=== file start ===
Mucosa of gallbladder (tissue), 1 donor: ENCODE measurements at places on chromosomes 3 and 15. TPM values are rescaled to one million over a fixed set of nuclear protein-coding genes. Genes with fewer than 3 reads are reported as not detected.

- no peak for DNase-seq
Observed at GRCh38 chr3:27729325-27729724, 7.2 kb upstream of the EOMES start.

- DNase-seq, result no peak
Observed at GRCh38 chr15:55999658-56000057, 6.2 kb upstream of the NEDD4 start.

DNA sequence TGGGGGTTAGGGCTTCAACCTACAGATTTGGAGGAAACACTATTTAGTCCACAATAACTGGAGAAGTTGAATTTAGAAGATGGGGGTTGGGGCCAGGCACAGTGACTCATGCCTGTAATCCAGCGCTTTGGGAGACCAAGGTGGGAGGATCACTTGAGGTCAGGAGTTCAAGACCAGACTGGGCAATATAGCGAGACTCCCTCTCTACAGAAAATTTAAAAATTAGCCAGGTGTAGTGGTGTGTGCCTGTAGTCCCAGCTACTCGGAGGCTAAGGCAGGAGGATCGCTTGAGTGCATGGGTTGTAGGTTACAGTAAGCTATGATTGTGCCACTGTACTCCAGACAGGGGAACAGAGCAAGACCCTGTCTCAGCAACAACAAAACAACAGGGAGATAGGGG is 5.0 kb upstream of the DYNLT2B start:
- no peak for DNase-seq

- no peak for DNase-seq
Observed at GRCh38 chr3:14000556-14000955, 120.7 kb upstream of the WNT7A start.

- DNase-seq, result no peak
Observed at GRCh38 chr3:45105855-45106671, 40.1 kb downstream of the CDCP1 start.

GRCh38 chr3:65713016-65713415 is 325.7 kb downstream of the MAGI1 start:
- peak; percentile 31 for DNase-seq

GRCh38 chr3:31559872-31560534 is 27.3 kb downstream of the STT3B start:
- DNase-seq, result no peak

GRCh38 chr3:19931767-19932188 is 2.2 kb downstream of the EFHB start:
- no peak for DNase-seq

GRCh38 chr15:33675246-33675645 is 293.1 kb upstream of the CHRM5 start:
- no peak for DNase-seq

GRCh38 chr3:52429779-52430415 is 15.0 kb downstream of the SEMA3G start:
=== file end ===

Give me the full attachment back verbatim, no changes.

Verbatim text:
Mucosa of gallbladder (tissue), 1 donor: ENCODE measurements at places on chromosomes 3 and 15. TPM values are rescaled to one million over a fixed set of nuclear protein-coding genes. Genes with fewer than 3 reads are reported as not detected.

- no peak for DNase-seq
Observed at GRCh38 chr3:27729325-27729724, 7.2 kb upstream of the EOMES start.

- DNase-seq, result no peak
Observed at GRCh38 chr15:55999658-56000057, 6.2 kb upstream of the NEDD4 start.

DNA sequence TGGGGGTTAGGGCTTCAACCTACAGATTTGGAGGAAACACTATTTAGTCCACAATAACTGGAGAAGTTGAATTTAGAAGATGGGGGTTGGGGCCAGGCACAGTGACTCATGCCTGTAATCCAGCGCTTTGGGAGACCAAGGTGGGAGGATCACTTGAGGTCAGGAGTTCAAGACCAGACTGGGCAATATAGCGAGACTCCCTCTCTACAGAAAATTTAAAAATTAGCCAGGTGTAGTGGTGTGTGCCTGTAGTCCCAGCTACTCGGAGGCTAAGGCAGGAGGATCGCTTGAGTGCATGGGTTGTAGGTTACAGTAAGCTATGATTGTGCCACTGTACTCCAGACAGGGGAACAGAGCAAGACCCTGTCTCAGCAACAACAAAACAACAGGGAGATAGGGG is 5.0 kb upstream of the DYNLT2B start:
- no peak for DNase-seq

- no peak for DNase-seq
Observed at GRCh38 chr3:14000556-14000955, 120.7 kb upstream of the WNT7A start.

- DNase-seq, result no peak
Observed at GRCh38 chr3:45105855-45106671, 40.1 kb downstream of the CDCP1 start.

GRCh38 chr3:65713016-65713415 is 325.7 kb downstream of the MAGI1 start:
- peak; percentile 31 for DNase-seq

GRCh38 chr3:31559872-31560534 is 27.3 kb downstream of the STT3B start:
- DNase-seq, result no peak

GRCh38 chr3:19931767-19932188 is 2.2 kb downstream of the EFHB start:
- no peak for DNase-seq

GRCh38 chr15:33675246-33675645 is 293.1 kb upstream of the CHRM5 start:
- no peak for DNase-seq

GRCh38 chr3:52429779-52430415 is 15.0 kb downstream of the SEMA3G start: